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Get in now if you want to avoid Christmas shopping stress, retailers say. (Image: Getty/Tina Tiller)

BusinessOctober 27, 2021

PSA: You need to sort your Christmas presents NOW

Get in now if you want to avoid Christmas shopping stress, retailers say. (Image: Getty/Tina Tiller)

Get in now or miss out – that’s the message coming from retailers.

Festive wrapping paper is selling well. That, says Jonathan Waecker, is the surest sign the silly season is already upon us. It’s possibly starting earlier than ever. “We have already seen Kiwis making a start on their Christmas shopping with customers … purchasing gift wrap earlier than previous years,” confirms The Warehouse’s chief customer officer.

That’s right: it’s only October, but Christmas trees are going up, presents are being wrapped and, depending where you live, Mariah Carey is coming soon to an (online) mall near you. Nine weeks, less than 60 days: that’s how long you’ve got until December 25. If the last two months are anything to go by, that time will pass in a blur of delta-related stress, snacks, 1pm briefings and the occasional silly little walk.

That won’t do when Santa is supposed to come to town. Global supply chains are blocked up. Ships full of stuff are stuck at sea, unable to dock. Who would have imagined that last year’s shipping issues would still be impacting us a full 12 months later. The upshot? Stores are already putting up the “sold out” signs on some items. Come December, it’s likely many of the most popular products will already be gone. If you save your Christmas shopping until then, it’s probably going to be too late.

“October is the new December” is the message from Jo McColl. “You can see it,” says the owner of Wellington’s Unity Books. “People are starting to send in lists of quite varied things.” McColl suspects that most are Christmas shopping purchases. She’s been sending her daughter out to do deliveries because couriers can’t keep up. What’s hot? The new Ottolenghi cookbook and Colm Tóibín’s The Magician are up there, as is coffee table book Frida Kahlo: The Complete Paintings (at $395, this is a gift for someone you really like) and the new title by Sally Rooney, Beautiful World, Where Are You.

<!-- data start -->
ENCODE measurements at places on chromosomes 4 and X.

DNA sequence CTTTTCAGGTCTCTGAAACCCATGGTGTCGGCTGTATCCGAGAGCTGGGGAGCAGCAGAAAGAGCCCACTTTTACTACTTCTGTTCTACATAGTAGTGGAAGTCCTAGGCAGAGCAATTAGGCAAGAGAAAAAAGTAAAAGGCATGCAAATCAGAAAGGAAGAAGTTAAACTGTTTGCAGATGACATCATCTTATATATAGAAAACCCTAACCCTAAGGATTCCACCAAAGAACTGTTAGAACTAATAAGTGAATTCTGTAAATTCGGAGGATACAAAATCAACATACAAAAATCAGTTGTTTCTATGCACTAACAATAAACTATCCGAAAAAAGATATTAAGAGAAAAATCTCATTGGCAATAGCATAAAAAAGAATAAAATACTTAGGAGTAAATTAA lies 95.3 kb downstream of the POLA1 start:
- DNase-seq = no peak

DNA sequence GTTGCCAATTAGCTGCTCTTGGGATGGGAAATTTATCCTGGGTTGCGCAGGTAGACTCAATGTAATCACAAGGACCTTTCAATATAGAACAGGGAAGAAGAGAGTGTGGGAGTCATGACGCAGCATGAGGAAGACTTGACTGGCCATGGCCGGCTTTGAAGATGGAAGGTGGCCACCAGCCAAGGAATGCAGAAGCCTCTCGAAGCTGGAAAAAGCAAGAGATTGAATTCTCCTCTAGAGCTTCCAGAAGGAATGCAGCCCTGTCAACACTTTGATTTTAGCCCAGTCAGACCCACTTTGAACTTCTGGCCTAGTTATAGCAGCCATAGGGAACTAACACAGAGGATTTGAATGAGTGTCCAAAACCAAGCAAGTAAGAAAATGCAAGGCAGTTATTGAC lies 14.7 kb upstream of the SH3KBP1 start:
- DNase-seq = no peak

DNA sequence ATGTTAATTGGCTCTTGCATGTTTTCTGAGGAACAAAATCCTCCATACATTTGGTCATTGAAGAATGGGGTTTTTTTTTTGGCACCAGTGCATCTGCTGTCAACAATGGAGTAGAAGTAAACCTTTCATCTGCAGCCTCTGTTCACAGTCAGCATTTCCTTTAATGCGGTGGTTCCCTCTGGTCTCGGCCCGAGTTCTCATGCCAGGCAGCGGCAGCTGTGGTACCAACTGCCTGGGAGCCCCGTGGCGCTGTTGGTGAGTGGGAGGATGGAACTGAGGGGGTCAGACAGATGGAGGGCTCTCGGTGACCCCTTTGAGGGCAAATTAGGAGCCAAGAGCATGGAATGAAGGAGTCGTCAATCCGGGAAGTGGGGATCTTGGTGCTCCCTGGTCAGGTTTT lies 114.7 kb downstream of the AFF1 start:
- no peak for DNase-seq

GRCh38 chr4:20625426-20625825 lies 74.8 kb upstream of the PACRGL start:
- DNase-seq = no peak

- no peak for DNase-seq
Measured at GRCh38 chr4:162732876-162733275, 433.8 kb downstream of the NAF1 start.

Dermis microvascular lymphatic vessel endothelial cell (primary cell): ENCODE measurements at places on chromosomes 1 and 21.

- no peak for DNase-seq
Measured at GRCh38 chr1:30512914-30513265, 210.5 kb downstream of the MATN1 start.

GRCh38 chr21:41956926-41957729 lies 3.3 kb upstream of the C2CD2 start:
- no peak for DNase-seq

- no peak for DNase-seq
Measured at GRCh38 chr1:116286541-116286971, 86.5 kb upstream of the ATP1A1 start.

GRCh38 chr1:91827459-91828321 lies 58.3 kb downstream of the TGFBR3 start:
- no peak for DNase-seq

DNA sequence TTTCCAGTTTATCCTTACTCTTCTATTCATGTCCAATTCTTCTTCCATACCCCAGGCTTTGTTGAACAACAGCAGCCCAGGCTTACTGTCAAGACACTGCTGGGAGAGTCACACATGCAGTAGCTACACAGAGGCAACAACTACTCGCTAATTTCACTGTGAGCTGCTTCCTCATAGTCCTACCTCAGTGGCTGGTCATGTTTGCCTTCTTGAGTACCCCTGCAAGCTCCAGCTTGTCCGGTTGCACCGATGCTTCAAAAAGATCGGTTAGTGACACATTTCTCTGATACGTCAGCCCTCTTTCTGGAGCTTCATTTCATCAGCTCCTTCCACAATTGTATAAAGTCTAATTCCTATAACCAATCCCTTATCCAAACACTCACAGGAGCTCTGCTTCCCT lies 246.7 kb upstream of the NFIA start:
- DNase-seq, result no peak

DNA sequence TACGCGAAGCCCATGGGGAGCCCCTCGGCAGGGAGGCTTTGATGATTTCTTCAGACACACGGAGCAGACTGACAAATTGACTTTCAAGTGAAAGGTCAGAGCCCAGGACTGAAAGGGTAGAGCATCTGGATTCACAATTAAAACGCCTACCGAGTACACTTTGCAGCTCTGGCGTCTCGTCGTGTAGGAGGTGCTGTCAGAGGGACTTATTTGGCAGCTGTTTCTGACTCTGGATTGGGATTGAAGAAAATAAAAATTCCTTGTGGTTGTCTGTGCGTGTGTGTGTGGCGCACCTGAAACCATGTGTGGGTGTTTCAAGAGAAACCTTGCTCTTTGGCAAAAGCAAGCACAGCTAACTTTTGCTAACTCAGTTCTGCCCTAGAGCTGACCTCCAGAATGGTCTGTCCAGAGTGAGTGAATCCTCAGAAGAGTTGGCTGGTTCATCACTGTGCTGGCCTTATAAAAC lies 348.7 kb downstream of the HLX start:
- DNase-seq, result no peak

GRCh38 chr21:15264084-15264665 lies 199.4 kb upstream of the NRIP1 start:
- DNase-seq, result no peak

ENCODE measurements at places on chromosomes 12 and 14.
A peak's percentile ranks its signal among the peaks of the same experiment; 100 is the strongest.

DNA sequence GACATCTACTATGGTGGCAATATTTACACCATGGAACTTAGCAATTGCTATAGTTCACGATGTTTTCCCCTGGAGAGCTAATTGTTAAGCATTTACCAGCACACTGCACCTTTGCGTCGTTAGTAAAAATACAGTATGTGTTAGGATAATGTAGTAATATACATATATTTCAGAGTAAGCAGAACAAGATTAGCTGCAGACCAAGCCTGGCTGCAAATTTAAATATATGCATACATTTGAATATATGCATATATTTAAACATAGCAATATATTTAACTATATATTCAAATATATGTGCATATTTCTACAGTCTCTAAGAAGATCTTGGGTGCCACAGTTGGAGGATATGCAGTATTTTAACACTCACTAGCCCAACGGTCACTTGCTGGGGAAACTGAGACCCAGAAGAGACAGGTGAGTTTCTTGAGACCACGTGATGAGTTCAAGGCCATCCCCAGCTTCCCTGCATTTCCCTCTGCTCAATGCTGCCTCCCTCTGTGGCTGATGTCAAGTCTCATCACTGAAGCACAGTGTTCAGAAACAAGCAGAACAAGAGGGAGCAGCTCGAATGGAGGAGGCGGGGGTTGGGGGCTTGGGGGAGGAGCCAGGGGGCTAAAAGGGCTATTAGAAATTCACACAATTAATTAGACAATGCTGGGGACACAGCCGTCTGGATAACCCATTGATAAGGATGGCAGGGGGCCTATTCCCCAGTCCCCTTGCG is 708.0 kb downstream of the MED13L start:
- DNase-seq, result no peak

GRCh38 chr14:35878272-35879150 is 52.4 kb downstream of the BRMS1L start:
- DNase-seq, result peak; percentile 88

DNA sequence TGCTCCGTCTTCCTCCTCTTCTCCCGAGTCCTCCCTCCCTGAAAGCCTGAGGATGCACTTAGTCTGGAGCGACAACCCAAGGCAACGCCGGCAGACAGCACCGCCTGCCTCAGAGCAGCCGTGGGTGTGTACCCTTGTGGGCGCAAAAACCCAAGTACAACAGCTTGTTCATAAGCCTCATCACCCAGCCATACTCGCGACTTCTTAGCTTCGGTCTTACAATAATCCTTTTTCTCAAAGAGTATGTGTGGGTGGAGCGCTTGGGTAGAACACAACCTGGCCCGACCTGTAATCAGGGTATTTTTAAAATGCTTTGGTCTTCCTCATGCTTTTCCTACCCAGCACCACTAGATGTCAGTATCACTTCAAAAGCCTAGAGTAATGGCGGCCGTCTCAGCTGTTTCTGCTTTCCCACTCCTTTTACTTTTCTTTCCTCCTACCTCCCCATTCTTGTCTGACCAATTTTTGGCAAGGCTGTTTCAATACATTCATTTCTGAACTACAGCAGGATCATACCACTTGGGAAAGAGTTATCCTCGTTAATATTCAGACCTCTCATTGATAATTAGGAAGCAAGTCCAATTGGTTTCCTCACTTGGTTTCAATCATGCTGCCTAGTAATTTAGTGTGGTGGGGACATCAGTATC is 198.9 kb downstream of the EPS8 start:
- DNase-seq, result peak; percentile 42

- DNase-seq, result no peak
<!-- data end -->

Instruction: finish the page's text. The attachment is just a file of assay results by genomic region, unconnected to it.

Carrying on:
Supply worries are plaguing toy buyers too. “There’s going to be a shortage of toy products this silly season,” says Trade Me spokesperson Millie Silvester. She’s predicting the most popular stocking fillers will be animal-based: Zuru’s Rainbocorn, a toy animal that comes with “magical colour-changing poop”, Poppy the booty-shakin’ pug, and Burping Bobby, a board game. Play Doh’s nightmare-inducing DIY dentistry kit – dubbed “Drill N Fill” – is also expected to be in hot demand.

A booty-shakin’ pug, a Rainbocorn and Burping Bobby are likely to be big sellers for kids this Christmas.

Movie- and book-themed toys are also being snapped up. A fire truck from the Paw Patrol movie, the Harry Potter version of Pictionary, and a Baby Yoda animatronic, which “acts like a real baby” by breathing and sleeping, are proving to be popular. For those, Silvester advises: “Get in quick or risk missing out.”

Adults want their toys too, and Trade Me has seen a huge demand in searches for Apple products recently, including AirPods and watches, possibly inspired by Apple recently announcing new versions of both tech gadgets. The HomePod Mini, previously unavailable in New Zealand, is also likely to be big. Shortages are being predicted for other tech toys, including the GoCube, an app-driven version of the Rubik’s Cube that teaches users how to solve it by themselves.

But the hottest items by far are gaming machines. Trade Me searches for Playstation, Xbox and Nintendo consoles over the past seven days have shot up, with 17,000 searches for the Playstation 5 alone. Those consumers could be in trouble: a console shortage has been underway since Xbox and Playstation released their latest offerings last year, and that remains ongoing. Scalpers are using bots to nab them when they do come in stock, then they’re re-listed on Trade Me. Some cost $1,500, nearly double the original price.

If that’s not your thing, Waecker, from The Warehouse, says there’s also a trend towards more tangible items. He predicts crafting kits will be popular gifts this year, as well as old-school gifts: board games, puzzles, outdoor equipment, as well as Lego sets and Barbie dolls. Scooters, bikes and trampolines are likely to become big sellers too.

After the year we’ve had, with everyone stuck at home during lockdowns with way too much spare time on their hands, there’s another option for those wanting to bypass the global supply chain issues: a DIY Christmas. Ignore the online stores, pull out the cardboard, and make your own gifts: design your own Christmas cards, then craft personalised vouchers: maybe a foot massage, or a home-cooked dinner of the recipients’ choosing. Retailers may not like you, but that’s one gift that can’t sell out.

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